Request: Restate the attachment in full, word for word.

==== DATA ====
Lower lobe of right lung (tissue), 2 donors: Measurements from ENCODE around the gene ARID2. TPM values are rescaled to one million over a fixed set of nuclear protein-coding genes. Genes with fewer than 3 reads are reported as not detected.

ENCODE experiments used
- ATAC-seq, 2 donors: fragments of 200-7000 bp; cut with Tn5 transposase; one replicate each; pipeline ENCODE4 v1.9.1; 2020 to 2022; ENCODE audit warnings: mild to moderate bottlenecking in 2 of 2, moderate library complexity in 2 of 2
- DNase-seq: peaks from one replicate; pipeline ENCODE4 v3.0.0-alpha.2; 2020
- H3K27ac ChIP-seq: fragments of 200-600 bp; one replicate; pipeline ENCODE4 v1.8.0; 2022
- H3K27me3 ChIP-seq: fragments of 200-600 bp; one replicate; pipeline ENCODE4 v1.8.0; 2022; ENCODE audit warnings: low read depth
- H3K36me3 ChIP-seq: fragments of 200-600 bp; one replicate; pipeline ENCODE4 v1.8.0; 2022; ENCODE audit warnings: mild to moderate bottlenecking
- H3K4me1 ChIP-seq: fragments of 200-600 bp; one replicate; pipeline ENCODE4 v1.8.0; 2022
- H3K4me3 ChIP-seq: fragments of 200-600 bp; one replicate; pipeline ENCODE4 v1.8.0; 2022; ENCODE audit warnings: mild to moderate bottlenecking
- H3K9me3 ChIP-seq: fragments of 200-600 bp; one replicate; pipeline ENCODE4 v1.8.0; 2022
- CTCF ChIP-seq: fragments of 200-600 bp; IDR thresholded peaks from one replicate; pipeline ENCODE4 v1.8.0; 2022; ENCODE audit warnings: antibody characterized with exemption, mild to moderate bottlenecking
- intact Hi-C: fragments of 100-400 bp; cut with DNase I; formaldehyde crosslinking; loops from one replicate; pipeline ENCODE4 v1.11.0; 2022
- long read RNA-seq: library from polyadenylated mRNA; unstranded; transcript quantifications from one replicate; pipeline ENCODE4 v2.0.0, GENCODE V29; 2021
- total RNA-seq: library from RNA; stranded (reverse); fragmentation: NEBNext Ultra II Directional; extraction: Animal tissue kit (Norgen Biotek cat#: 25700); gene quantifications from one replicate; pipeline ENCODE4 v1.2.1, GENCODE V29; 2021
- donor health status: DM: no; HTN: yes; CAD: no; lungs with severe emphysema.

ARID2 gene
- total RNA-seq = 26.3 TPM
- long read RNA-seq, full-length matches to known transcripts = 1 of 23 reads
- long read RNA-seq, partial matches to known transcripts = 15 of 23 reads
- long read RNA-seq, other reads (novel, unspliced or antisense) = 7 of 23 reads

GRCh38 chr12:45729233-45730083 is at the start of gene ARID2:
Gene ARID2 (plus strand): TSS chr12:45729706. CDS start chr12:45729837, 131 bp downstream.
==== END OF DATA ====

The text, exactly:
Lower lobe of right lung (tissue), 2 donors: Measurements from ENCODE around the gene ARID2. TPM values are rescaled to one million over a fixed set of nuclear protein-coding genes. Genes with fewer than 3 reads are reported as not detected.

ENCODE experiments used
- ATAC-seq, 2 donors: fragments of 200-7000 bp; cut with Tn5 transposase; one replicate each; pipeline ENCODE4 v1.9.1; 2020 to 2022; ENCODE audit warnings: mild to moderate bottlenecking in 2 of 2, moderate library complexity in 2 of 2
- DNase-seq: peaks from one replicate; pipeline ENCODE4 v3.0.0-alpha.2; 2020
- H3K27ac ChIP-seq: fragments of 200-600 bp; one replicate; pipeline ENCODE4 v1.8.0; 2022
- H3K27me3 ChIP-seq: fragments of 200-600 bp; one replicate; pipeline ENCODE4 v1.8.0; 2022; ENCODE audit warnings: low read depth
- H3K36me3 ChIP-seq: fragments of 200-600 bp; one replicate; pipeline ENCODE4 v1.8.0; 2022; ENCODE audit warnings: mild to moderate bottlenecking
- H3K4me1 ChIP-seq: fragments of 200-600 bp; one replicate; pipeline ENCODE4 v1.8.0; 2022
- H3K4me3 ChIP-seq: fragments of 200-600 bp; one replicate; pipeline ENCODE4 v1.8.0; 2022; ENCODE audit warnings: mild to moderate bottlenecking
- H3K9me3 ChIP-seq: fragments of 200-600 bp; one replicate; pipeline ENCODE4 v1.8.0; 2022
- CTCF ChIP-seq: fragments of 200-600 bp; IDR thresholded peaks from one replicate; pipeline ENCODE4 v1.8.0; 2022; ENCODE audit warnings: antibody characterized with exemption, mild to moderate bottlenecking
- intact Hi-C: fragments of 100-400 bp; cut with DNase I; formaldehyde crosslinking; loops from one replicate; pipeline ENCODE4 v1.11.0; 2022
- long read RNA-seq: library from polyadenylated mRNA; unstranded; transcript quantifications from one replicate; pipeline ENCODE4 v2.0.0, GENCODE V29; 2021
- total RNA-seq: library from RNA; stranded (reverse); fragmentation: NEBNext Ultra II Directional; extraction: Animal tissue kit (Norgen Biotek cat#: 25700); gene quantifications from one replicate; pipeline ENCODE4 v1.2.1, GENCODE V29; 2021
- donor health status: DM: no; HTN: yes; CAD: no; lungs with severe emphysema.

ARID2 gene
- total RNA-seq = 26.3 TPM
- long read RNA-seq, full-length matches to known transcripts = 1 of 23 reads
- long read RNA-seq, partial matches to known transcripts = 15 of 23 reads
- long read RNA-seq, other reads (novel, unspliced or antisense) = 7 of 23 reads

GRCh38 chr12:45729233-45730083 is at the start of gene ARID2:
Gene ARID2 (plus strand): TSS chr12:45729706. CDS start chr12:45729837, 131 bp downstream.